After all, this is a discussion about the Bible. The question about whether monergism is true is one that is answered by Scripture. When we exegete Scripture, we need to be honest with the text and not contort it to our own liking. If we find something in Scripture that we disagree with, we need to ensure that we conform our beliefs to Scripture, and not Scripture to our beliefs. For if we conform Scripture to our beliefs, then we are constructing God in our own image. We are creating an idol for ourselves. Is God evil if Calvinism is true? Even if we do not understand why God would do certain things, we have to remember that he is more righteous and more holy than we are, and we just do not know all of the facts. The Bible is God’s word and we need to just conform ourselves to it.
Why did God save one person, and not another? Calvinists are often posed this challenge. If God has it within his ability to freely save everybody, then why does he not freely save everybody? Something interesting that should be remembered is that this is a question that everybody has to deal with. Unless you deny that God knows the future, then you are committed to the belief that God knows who will be saved and who will not be saved. The Arminian answer to this quagmire is that God elects individuals on the basis of their free choice. However, if everybody has an equal opportunity, then the question remains: why did one person choose God, and not another? It cannot be that they were more wise or more righteous, for if that were the case, then we would have a model of works-righteousness. The only resolution to this problem is to say that God provides more grace to the individual so that they may freely choose him, which would lead us back to monergism.
So I am inclined to think that the Arminian has the greater logical quagmire. After all, even if I do not know why God chooses one person and not another, there is nothing that logically compels me to think that therefore, these people have the freedom to choose God. Rather, I am biblically compelled to think that it is simply by the counsel of God’s will. I do not know the answer to this problem. I do not know why God chose one person and not another. But I do know that God is more righteous and holy and I am, and he is in a position to make these decisions. I also know that there really is no logical alternative, for the Arminian resolution leads to a logical problem that only monergism can resolve.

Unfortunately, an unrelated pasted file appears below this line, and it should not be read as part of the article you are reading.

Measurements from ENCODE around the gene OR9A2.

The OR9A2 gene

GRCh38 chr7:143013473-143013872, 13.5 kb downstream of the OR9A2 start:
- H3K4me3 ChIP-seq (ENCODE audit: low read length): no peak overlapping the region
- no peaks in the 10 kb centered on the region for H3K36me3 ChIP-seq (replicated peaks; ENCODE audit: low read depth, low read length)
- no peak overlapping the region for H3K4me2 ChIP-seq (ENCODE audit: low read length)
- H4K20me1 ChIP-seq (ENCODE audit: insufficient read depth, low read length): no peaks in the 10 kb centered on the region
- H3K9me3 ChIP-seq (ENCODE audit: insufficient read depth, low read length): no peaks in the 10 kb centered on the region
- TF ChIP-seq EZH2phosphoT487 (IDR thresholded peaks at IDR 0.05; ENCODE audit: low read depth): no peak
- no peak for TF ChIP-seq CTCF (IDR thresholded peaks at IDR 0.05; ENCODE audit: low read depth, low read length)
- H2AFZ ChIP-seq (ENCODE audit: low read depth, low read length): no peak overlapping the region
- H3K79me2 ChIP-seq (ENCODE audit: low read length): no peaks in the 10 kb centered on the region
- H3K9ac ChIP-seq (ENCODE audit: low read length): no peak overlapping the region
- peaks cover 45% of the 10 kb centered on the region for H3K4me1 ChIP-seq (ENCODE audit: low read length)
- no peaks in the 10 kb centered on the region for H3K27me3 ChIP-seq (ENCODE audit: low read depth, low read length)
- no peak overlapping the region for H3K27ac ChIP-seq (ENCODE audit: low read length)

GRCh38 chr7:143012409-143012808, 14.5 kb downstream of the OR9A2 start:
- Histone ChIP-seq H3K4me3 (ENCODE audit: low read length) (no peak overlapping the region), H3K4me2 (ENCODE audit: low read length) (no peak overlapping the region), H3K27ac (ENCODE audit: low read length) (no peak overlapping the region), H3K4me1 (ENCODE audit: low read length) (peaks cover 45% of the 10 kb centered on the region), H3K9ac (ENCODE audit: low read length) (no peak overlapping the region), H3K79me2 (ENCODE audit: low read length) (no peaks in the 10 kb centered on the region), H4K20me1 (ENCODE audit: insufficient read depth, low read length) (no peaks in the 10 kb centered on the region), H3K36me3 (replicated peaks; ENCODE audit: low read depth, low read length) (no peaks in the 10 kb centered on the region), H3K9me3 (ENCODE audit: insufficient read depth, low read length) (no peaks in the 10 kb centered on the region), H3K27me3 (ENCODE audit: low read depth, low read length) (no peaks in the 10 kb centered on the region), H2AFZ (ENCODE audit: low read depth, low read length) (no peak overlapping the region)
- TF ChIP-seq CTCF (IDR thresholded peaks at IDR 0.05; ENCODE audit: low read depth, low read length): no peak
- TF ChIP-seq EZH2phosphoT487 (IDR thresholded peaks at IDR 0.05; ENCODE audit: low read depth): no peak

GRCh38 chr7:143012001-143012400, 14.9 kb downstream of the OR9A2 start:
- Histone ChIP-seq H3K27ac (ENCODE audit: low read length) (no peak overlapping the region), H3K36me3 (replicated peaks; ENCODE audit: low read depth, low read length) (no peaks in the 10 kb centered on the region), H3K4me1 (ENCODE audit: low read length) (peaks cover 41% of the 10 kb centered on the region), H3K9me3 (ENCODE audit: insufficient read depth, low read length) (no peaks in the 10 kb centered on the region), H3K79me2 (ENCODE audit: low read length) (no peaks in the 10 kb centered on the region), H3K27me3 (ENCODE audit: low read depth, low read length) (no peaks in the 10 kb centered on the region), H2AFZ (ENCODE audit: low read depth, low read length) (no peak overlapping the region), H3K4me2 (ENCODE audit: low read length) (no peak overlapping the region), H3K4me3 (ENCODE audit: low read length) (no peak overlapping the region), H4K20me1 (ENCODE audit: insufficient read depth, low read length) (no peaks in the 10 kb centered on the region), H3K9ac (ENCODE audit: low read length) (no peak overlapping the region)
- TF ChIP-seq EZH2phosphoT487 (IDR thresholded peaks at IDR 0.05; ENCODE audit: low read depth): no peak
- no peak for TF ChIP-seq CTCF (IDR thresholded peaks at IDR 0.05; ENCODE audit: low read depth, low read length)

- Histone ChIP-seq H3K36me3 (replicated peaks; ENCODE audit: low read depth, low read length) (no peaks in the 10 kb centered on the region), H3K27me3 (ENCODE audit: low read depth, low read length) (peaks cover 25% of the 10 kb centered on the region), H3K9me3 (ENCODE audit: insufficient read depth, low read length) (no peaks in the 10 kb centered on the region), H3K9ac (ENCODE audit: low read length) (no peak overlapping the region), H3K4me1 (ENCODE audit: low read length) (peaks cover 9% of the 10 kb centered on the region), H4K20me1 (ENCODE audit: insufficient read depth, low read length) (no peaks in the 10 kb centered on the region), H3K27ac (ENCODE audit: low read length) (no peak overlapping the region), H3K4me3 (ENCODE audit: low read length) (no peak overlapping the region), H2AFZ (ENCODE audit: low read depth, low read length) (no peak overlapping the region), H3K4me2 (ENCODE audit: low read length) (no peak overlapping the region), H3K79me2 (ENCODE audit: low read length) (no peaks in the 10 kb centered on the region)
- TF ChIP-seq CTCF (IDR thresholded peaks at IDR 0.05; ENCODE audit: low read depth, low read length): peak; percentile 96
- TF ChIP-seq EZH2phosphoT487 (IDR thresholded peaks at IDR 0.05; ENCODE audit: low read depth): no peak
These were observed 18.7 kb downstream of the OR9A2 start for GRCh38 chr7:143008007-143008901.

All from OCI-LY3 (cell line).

It should also be noted that when presenting this doctrine, Paul anticipated this question and answered it. He writes, “You will say to me then, ‘Why does He still find fault? For who resists His will?'” (Romans 9:19). Notice that this is exactly the moral dilemma that the Arminian is raising. Nobody can resist God’s will. How can he possibly still blame us if he is the one who is choosing to save us? Like the rest of us, Paul does not know the answer to this question. It is a logical problem that is left to God to know the answer. He calls us to just put our trust in him, that he is more righteous and loving than we are. He writes, “On the contrary, who are you, O man, who answers back to God?” (Romans 9:20).
In response to this, you might be inclined to suggest that Paul was not talking about individuals, but about nations. Well, first of all, in verse 16, he switches from talking about nations to individuals. But secondly, if Paul were talking about nations, then why did he not provide the logical answer to this problem? The logical question that Arminian exegesis suggests that Paul is answering is, why is God expanding his salvation to include the Gentiles? So, why did he not just say, “God loves Gentiles, too,” or “God is saving the Gentiles so that the Scripture might be fulfilled.” But he does not say those things. Why does he not answer the rhetorical questions? There are very simple answers to that question. Instead, he calls man into obedience to God. He calls man to trust in God’s righteousness. Perhaps the question is more difficult than Arminian exegesis suggests. Perhaps the question is, “why does God save one person, and not another?” Is God evil if Calvinism is true? Who are you, O man, who answers back to God?